2019 Audi Q3 rear cornering

Audi Q3 review

Performance & drive

Review continues below...

Performance & drive

What it’s like to drive, and how quiet it is

Engine, 0-60mph and gearbox

The petrol Q3 range kicks off with a front-wheel-drive 1.5-litre turbocharged engine, badged as the 35 TFSI. Its on-paper performance (0-62mph takes 9.2sec) is decent and it has more than enough power for town driving, but faster roads often force the optional, often dim witted, seven-speed dual-clutch automatic gearbox to shuffle down through the gears to keep the Q3 motoring forwards with any verve; we have yet to test the standard fit six speed manual but suspect drivers will find it less frustrating.

Despite these quibbles, we still recommend the 1.5 over the larger 2.0-litre petrols. Badged 40 and 45 TFSI, both are exclusively available with quattro four-wheel drive, to the detriment of fuel economy. Their extra power doesn't really make things more relaxing, either; both engines need plenty of revs before their extra power is noticeable, and their mandatory automatic gearbox seems even more prone to lag.

The 148bhp 2.0-litre diesel engine (named 35TDI), by contrast, feels perfectly suited to the family-sized Q3. It pulls strongly from less than 2000rpm and feels far more comfortable lugging around people and luggage. Granted, with only 148bhp to call upon, it can feel a little flat when overtaking on faster roads but offers the best compromise between pace and efficiency in the range. It’s available with front-wheel drive and a manual gearbox, or quattro four-wheel drive and an automatic.

Suspension and ride comfort

There are three suspension options to choose from. Entry-level Sport-spec cars get standard steel springs, while S line models get a stiffened, lowered version of the same setup.

Of the standard setups, we’ve only tried the stiffer S line version. It’s supple enough over large bumps such as speed bumps, but the Q3 feels firmer than the Volvo XC40’s equivalent R-Design setup or a Range Rover Evoque. It tends to thump over sharper-edged potholes and fidget over pimply surfaces. Optional, or standard with Vorsprung trim, adaptive dampers are worth considering; they smooth things out extremely well and help to control body movements over dips and crests.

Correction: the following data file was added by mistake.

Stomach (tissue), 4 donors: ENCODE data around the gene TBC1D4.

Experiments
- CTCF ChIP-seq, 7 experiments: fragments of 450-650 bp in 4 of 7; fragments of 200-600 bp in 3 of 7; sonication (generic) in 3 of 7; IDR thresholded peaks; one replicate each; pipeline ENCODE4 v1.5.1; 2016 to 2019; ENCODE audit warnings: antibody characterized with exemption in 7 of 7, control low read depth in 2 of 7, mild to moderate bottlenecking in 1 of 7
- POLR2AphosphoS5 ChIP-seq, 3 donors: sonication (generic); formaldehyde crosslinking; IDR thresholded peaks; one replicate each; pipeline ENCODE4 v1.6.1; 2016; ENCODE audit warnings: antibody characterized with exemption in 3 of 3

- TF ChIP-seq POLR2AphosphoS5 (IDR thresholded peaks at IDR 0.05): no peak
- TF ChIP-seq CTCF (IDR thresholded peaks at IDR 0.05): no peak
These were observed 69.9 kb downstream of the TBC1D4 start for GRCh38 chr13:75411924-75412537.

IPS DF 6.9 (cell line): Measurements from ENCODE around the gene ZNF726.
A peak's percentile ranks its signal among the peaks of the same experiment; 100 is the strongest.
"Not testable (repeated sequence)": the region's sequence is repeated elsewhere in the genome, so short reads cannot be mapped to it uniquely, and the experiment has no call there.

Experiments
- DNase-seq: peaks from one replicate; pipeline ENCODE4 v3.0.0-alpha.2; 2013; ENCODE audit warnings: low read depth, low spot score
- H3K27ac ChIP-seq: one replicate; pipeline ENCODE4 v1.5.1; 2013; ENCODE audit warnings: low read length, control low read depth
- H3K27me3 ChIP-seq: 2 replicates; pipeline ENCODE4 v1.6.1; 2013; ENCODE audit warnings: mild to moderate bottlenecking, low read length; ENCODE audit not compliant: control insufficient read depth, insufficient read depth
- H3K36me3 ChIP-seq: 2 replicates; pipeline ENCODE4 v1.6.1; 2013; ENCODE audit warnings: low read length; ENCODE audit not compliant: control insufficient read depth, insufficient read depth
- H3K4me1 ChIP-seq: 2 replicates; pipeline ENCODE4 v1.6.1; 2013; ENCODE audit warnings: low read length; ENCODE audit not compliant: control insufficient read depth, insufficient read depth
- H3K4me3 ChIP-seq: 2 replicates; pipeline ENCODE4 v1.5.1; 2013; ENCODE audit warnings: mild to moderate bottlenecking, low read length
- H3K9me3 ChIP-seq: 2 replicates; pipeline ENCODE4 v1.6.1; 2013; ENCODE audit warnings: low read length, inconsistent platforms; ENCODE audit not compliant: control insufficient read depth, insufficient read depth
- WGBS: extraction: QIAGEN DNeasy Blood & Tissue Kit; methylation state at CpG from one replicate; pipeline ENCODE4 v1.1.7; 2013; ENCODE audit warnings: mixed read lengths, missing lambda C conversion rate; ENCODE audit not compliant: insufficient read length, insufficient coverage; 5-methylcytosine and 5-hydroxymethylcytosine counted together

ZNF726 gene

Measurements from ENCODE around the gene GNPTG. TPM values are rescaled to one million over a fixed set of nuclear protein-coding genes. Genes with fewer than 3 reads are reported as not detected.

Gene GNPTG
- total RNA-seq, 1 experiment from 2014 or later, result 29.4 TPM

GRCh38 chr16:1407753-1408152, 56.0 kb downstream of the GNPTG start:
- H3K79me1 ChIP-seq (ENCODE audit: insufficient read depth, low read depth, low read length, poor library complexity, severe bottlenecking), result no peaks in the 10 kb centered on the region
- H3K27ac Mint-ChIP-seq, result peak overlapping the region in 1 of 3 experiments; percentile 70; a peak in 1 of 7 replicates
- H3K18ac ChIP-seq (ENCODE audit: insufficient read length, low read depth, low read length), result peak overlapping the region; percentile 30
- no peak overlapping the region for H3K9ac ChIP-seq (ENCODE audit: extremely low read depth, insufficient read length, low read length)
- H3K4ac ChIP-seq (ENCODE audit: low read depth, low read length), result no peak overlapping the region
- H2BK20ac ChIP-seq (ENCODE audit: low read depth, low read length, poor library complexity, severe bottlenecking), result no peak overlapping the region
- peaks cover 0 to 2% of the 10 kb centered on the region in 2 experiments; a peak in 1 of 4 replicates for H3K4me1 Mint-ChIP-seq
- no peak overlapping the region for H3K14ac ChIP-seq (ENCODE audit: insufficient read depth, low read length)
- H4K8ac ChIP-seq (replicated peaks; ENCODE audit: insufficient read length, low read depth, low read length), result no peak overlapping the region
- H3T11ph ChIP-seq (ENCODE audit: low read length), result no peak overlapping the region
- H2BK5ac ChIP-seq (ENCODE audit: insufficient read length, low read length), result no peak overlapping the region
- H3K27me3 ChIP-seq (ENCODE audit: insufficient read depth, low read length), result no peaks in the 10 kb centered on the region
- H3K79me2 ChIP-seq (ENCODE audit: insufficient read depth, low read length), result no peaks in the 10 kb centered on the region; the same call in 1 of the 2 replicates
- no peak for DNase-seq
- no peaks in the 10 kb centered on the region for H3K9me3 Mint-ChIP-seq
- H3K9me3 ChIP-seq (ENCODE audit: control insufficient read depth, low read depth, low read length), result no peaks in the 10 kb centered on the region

2019 Audi Q3 rear cornering

Handling

A high ride height never does much to help a car’s handling but, compared to rival SUVs, the Q3 conceals its tall stature better than most.

Body lean is well controlled, especially if you specify the optional adaptive dampers, and there’s lots of grip spread evenly between the front and rear axles. All in all, the Q3 feels a lot more agile than the Volvo XC40 and more predictable than the BMW X1.

S line models have larger alloy wheels than entry-level Sport trim cars, contributing to even higher levels of grip. All Q3s have helpfully progressive steering that gets faster the more you turn the wheel. This happens gradually, so placing the car accurately on the road is easy and it makes for less arm twirling in tight turns.

Noise and vibration

The 2.0-litre petrol engine is the smoother petrol option; the 1.5-litre seems noisier in the Q3 than in other VW Group cars that it also appears in, being rather gruff even at idle and when you're accelerating gently. Meanwhile, the diesel is noisier than any of the petrols when revved, but is generally quite subdued compared with equivalents in the likes of the BMW X1, Mercedes GLA and Volvo XC40.

The 2.0-litre cars (40 TFSI and 45 TFSI) come as standard with a seven-speed dual-clutch automatic gearbox that is very smooth when changing through the gears and responds quickly in manual mode. Automatic mode is smooth, too, but its frequent hesitance can be annoying.

Thankfully, road noise is well suppressed for a car with large wheels standard on most models and wind noise is limited to minor buffeting around the door mirrors. However, the XC40 provides a still calmer travelling environment at motorway speeds.

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